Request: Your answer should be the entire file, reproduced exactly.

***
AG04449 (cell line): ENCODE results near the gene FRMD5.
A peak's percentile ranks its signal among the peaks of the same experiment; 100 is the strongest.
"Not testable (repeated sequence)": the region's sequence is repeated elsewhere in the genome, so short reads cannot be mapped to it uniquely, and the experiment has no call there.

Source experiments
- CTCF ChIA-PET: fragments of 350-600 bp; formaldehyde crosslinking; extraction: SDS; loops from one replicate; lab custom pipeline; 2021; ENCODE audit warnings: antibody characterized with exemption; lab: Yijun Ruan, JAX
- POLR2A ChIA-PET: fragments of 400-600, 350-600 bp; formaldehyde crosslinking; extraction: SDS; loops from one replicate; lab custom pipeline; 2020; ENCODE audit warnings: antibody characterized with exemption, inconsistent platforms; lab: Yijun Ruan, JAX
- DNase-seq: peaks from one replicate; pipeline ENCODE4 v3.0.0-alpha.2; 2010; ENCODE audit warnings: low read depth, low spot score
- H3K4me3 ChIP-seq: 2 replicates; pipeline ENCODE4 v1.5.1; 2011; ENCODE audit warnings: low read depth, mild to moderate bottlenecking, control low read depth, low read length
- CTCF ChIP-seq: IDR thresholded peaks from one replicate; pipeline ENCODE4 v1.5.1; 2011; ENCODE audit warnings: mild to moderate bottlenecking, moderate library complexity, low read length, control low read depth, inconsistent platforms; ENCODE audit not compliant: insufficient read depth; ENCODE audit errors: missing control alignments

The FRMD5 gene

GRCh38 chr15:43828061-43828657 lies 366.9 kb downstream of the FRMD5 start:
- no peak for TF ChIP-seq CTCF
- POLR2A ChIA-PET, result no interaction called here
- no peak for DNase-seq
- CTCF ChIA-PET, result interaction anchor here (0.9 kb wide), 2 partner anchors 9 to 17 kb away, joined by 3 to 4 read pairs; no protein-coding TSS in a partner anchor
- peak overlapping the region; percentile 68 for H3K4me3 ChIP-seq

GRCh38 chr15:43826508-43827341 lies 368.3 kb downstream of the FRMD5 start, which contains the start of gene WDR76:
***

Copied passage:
AG04449 (cell line): ENCODE results near the gene FRMD5.
A peak's percentile ranks its signal among the peaks of the same experiment; 100 is the strongest.
"Not testable (repeated sequence)": the region's sequence is repeated elsewhere in the genome, so short reads cannot be mapped to it uniquely, and the experiment has no call there.

Source experiments
- CTCF ChIA-PET: fragments of 350-600 bp; formaldehyde crosslinking; extraction: SDS; loops from one replicate; lab custom pipeline; 2021; ENCODE audit warnings: antibody characterized with exemption; lab: Yijun Ruan, JAX
- POLR2A ChIA-PET: fragments of 400-600, 350-600 bp; formaldehyde crosslinking; extraction: SDS; loops from one replicate; lab custom pipeline; 2020; ENCODE audit warnings: antibody characterized with exemption, inconsistent platforms; lab: Yijun Ruan, JAX
- DNase-seq: peaks from one replicate; pipeline ENCODE4 v3.0.0-alpha.2; 2010; ENCODE audit warnings: low read depth, low spot score
- H3K4me3 ChIP-seq: 2 replicates; pipeline ENCODE4 v1.5.1; 2011; ENCODE audit warnings: low read depth, mild to moderate bottlenecking, control low read depth, low read length
- CTCF ChIP-seq: IDR thresholded peaks from one replicate; pipeline ENCODE4 v1.5.1; 2011; ENCODE audit warnings: mild to moderate bottlenecking, moderate library complexity, low read length, control low read depth, inconsistent platforms; ENCODE audit not compliant: insufficient read depth; ENCODE audit errors: missing control alignments

The FRMD5 gene

GRCh38 chr15:43828061-43828657 lies 366.9 kb downstream of the FRMD5 start:
- no peak for TF ChIP-seq CTCF
- POLR2A ChIA-PET, result no interaction called here
- no peak for DNase-seq
- CTCF ChIA-PET, result interaction anchor here (0.9 kb wide), 2 partner anchors 9 to 17 kb away, joined by 3 to 4 read pairs; no protein-coding TSS in a partner anchor
- peak overlapping the region; percentile 68 for H3K4me3 ChIP-seq

GRCh38 chr15:43826508-43827341 lies 368.3 kb downstream of the FRMD5 start, which contains the start of gene WDR76: